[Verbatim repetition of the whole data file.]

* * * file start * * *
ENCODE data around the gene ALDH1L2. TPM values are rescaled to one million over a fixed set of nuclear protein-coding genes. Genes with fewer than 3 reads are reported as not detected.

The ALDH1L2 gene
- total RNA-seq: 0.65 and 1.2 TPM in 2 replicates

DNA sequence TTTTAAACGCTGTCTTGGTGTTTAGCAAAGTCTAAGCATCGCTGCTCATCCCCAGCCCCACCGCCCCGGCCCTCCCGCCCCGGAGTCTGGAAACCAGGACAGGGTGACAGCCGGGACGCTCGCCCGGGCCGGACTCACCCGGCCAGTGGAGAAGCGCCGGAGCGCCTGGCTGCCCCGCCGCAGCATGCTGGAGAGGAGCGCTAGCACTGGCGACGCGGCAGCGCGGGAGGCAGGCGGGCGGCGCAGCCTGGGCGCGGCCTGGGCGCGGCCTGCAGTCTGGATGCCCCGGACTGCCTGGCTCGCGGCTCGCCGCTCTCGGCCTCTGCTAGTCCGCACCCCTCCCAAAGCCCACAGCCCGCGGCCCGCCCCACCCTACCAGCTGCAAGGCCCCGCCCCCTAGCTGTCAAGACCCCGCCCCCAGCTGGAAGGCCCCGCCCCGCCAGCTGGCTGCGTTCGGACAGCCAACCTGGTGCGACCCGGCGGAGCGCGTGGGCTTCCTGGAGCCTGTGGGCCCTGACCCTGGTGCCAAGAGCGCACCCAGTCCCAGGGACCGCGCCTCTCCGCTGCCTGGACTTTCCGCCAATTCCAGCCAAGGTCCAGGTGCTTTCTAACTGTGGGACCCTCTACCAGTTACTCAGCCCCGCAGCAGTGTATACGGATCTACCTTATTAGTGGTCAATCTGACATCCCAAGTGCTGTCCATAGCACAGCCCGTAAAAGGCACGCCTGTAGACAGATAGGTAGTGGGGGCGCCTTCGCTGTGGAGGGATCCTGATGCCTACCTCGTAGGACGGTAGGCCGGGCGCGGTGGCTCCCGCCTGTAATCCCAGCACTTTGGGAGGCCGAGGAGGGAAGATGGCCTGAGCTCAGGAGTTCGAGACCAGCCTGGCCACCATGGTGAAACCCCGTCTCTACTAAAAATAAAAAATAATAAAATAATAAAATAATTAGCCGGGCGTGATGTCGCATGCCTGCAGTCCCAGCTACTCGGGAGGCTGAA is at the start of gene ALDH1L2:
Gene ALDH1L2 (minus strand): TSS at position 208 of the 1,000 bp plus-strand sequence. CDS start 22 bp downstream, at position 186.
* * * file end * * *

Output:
ENCODE data around the gene ALDH1L2. TPM values are rescaled to one million over a fixed set of nuclear protein-coding genes. Genes with fewer than 3 reads are reported as not detected.

The ALDH1L2 gene
- total RNA-seq: 0.65 and 1.2 TPM in 2 replicates

DNA sequence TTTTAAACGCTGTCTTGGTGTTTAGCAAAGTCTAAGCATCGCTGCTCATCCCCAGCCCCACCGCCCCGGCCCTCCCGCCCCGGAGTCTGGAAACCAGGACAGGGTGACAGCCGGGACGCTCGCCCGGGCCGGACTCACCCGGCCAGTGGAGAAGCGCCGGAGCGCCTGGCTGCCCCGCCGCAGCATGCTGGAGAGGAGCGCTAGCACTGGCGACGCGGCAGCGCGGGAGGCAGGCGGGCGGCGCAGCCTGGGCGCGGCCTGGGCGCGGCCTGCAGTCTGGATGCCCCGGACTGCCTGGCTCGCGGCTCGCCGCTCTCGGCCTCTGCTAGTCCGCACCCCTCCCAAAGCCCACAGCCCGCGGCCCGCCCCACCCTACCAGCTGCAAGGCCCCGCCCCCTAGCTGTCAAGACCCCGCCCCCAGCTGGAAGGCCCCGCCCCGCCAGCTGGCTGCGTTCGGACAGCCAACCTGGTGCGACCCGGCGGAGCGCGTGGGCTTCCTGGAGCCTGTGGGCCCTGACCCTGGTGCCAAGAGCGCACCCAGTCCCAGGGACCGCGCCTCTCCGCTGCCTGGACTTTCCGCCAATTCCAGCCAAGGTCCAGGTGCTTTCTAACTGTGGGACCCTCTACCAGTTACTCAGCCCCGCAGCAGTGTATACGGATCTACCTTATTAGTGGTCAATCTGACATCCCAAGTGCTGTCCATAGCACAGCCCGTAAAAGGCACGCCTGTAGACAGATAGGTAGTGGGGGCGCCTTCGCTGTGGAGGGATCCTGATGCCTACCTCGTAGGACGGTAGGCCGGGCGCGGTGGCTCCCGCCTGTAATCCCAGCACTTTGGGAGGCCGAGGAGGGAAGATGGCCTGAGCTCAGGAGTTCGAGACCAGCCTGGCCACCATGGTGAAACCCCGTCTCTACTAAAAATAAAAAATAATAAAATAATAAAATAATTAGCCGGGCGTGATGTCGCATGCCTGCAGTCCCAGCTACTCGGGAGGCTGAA is at the start of gene ALDH1L2:
Gene ALDH1L2 (minus strand): TSS at position 208 of the 1,000 bp plus-strand sequence. CDS start 22 bp downstream, at position 186.